Turning this around, imagine that Person A expresses a distaste for the Intelligent Design. Person B then makes some remark implying Person A is of a decidedly leftist persuasion, like himself. Person A takes umbrage and decides to start a movement called Conservatives Against Intelligent Design (launching at the end of the month-ish). In addition to making a total ass of himself, Person B has alienated a lot of people who, like Person A, aren’t particularly socialist, but aren’t ID supporters either. Best case scenario is that people like Person A no longer voice their opinions, fearing they’ll be lumped in with people like Person B. Worst case is that people like Person C, who was on the fence about evolution-creation but was definitely conservative, and Person D, who’s a political opportunist, throw their hats in the ring in support of ID (I’m pretty sure this is the real reason for the strength of the ID movement). They’ve taken advantage of Person B’s conflation of one issue with an entire ideology and used this as a weapon against B. They’re not taking the opposite position on that issue in order to say ‘Hey we’re different from this guy.’

Oversimplification and overgeneralization are bad no matter how you look at it. But ignoring all the strategic pitfalls you may find yourself in by engaging in false induction, at its most basic it is a crime against reason: It prevents you from being honest in your assessment of the beliefs, opinions, and contentions of everyone including yourself.

The Sin Of False Pride

I’ve got no problem with pride, so long as it’s deserved. As my best friend and I used to say back in high school “It ain’t cocky if you can back it up.” Of course, that was our excuse for being egomaniacal twerps who deserved a good ass-kicking and never got it. But anyway, the thing about pride is that it’s generally contingent upon a perception of achievement or superiority. The problem I see today, the problem I mentioned in the first paragraph, is that either the perception is false, or the achievement/superiority is much smaller in reality than it is in the individual’s mind.

People who possess otherwise fine minds allow unreasoned and often silly propositions to piggyback their way into their ideology along with one well-reasoned. As is seen all to often in scientific circles, a man can develop one of the most important theories in sociobiology while simultaneously supporting crackpot conspiracy theories. The brilliance of one does not somehow invalidate the wrongheadedness of the other. Granted, that was an extreme example, but many scientists seem to not dwell even a second on the many inconsistencies between the various philosophical theories underlying leftist concepts (’the collective’ and ‘Maslow’s hierarchy’ being foremost among them) and what science actually says about individual behavior. They imply that being ‘experts’ or ‘having proven themselves’ by getting a PhD, their political stance must be as reasoned as their professional and scientific opinions, when nothing could be further from the truth. These are the same people, after all, who don’t understand the distinction between positive and negative liberty, or that between a classical liberal and a conservative.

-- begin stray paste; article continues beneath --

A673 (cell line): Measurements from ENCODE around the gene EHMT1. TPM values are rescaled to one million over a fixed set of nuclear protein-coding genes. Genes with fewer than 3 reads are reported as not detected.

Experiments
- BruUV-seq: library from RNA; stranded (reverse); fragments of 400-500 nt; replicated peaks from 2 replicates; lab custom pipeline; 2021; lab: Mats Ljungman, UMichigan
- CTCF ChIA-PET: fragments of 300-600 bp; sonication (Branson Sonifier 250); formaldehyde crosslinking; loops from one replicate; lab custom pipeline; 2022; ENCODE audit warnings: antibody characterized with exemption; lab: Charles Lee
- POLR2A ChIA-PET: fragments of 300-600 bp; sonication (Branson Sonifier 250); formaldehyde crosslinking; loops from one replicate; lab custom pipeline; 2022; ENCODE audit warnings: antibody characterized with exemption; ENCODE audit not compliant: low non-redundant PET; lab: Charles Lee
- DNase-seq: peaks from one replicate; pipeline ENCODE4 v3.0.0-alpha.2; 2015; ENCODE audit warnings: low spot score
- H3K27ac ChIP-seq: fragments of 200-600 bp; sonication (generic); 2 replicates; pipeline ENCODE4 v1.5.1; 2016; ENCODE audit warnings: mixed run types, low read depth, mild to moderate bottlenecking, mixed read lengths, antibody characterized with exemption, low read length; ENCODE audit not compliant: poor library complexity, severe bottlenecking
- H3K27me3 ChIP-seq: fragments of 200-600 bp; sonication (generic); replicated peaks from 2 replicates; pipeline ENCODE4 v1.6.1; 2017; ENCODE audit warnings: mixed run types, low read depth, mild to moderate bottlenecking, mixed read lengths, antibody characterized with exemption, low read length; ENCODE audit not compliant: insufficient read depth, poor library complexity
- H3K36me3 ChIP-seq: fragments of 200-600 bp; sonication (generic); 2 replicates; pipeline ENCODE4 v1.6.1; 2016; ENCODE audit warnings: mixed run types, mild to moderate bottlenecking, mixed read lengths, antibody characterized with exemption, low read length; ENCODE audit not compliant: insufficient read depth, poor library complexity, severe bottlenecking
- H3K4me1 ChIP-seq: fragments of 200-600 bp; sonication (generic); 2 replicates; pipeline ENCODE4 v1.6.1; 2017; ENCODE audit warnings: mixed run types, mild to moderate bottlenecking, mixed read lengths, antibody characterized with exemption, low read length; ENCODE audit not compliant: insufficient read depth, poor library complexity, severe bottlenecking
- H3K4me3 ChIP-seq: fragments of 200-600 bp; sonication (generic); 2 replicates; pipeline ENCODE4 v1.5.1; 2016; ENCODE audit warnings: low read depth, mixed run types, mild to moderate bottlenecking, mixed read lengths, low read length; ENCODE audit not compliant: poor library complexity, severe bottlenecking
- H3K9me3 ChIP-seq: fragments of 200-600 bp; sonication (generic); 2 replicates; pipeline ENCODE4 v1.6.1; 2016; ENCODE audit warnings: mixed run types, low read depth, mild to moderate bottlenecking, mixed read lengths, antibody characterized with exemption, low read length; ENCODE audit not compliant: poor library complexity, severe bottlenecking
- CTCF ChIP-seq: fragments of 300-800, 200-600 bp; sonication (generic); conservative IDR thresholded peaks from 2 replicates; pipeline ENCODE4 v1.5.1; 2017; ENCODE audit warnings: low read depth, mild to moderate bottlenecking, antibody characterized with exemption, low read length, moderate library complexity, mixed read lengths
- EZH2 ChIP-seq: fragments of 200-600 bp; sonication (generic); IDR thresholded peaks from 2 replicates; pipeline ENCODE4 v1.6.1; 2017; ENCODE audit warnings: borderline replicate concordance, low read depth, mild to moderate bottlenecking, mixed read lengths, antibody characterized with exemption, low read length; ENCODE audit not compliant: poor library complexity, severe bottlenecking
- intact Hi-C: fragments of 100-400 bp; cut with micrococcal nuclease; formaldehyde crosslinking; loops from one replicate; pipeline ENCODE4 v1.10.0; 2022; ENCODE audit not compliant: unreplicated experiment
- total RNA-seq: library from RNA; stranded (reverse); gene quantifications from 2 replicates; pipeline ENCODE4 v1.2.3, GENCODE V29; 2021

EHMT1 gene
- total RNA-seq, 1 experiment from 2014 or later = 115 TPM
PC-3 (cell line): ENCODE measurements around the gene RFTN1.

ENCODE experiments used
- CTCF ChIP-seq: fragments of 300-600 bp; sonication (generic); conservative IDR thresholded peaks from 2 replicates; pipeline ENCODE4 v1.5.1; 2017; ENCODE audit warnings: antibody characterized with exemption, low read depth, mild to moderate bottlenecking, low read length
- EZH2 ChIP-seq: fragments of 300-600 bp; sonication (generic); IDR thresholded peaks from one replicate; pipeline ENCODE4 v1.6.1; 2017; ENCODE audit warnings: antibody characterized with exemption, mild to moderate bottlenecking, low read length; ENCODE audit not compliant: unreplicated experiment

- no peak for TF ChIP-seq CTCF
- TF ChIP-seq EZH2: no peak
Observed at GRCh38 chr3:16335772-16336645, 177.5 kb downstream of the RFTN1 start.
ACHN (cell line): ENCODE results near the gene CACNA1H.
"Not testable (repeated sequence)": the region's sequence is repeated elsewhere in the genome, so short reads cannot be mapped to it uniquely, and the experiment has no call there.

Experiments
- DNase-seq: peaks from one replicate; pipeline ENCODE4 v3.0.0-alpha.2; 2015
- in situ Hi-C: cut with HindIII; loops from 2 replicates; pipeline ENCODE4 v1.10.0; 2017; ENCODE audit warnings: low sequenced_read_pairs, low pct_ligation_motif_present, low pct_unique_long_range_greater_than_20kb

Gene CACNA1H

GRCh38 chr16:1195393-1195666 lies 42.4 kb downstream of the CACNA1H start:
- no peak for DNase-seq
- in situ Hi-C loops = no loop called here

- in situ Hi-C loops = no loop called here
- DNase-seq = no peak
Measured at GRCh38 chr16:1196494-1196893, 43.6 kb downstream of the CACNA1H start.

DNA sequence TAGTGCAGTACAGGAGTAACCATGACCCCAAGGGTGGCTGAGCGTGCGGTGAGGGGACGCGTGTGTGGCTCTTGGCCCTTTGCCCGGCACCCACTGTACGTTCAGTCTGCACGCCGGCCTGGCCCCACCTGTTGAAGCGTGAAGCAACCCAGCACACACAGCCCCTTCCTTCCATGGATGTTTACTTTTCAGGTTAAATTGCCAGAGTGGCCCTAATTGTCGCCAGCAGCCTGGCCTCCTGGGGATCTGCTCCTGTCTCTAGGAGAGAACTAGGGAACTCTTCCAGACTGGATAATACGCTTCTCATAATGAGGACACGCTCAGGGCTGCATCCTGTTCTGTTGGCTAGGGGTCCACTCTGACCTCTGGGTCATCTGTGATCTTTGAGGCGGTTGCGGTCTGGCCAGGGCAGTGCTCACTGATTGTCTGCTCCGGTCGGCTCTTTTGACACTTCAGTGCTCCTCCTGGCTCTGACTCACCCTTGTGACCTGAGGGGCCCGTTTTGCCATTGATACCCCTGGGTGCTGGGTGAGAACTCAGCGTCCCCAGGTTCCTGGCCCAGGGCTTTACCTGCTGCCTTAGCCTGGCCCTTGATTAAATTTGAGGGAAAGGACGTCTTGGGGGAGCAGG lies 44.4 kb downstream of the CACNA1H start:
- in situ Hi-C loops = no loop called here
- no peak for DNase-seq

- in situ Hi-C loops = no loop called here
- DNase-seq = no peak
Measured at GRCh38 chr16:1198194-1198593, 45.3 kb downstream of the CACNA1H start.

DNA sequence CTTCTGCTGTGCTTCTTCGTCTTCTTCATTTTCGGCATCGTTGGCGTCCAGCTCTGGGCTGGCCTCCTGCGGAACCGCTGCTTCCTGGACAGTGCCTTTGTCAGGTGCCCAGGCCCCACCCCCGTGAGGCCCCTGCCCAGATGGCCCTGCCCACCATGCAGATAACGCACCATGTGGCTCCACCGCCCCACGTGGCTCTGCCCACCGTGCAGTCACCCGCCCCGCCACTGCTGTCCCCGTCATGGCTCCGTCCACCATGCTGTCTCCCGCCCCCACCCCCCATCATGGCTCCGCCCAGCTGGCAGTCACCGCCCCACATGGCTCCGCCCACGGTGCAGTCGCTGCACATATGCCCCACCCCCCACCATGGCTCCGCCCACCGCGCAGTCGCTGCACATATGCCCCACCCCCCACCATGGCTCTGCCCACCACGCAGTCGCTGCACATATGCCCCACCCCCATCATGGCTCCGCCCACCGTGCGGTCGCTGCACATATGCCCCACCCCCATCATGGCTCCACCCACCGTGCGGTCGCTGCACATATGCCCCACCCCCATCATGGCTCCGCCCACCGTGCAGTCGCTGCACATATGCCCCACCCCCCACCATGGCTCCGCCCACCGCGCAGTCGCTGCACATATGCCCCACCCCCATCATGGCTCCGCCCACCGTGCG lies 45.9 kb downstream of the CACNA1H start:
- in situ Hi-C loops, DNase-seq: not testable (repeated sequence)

Or a leftist may imply that because he voted for social welfare, he’s a more charitable person than the next man. He’s taken a simple proposition; that he supports government-mediated charity whereas the other man doesn’t, and extended it to imply that the other man doesn’t believe in charitable works whatsoever.

Or the conservative might look upon my own stance on marriage, drugs, or freedom of expression and declare that I am an immoral hedonist while he’s a sparkling beacon of tolerance, brotherly love, and non-judgmentalism. He’d be just as wrong as the men in the other two situations.

So long as we allow this false pride in ourselves and in others to go unchecked, we will never have a free exchange of ideas, we will never be able to argue on the merit of the positions themselves, and we will never find our way past the flawed positions that all political ideologies flow from.

** Vindaloo Diesel is alternately known on the internet as a meathead, intellectual, geek, or giant troll, which he uses to disguise the fact that he’s actually an amazing guy who helps people he should probably ignore. His friends find equal amounts of consternation and amusement in the fact that he’s incapable of dating women who aren’t evil gorgeous blondes who treat him like garbage. When he’s not ranting about life, the universe, and everything; he’s either lifting weights, looking for fights (but they keep running away!), engaging in juvenile humor, or making homoerotic jokes with male friends who may or may not actually be straight (because Gay Roulette is even funnier than Gay Chicken).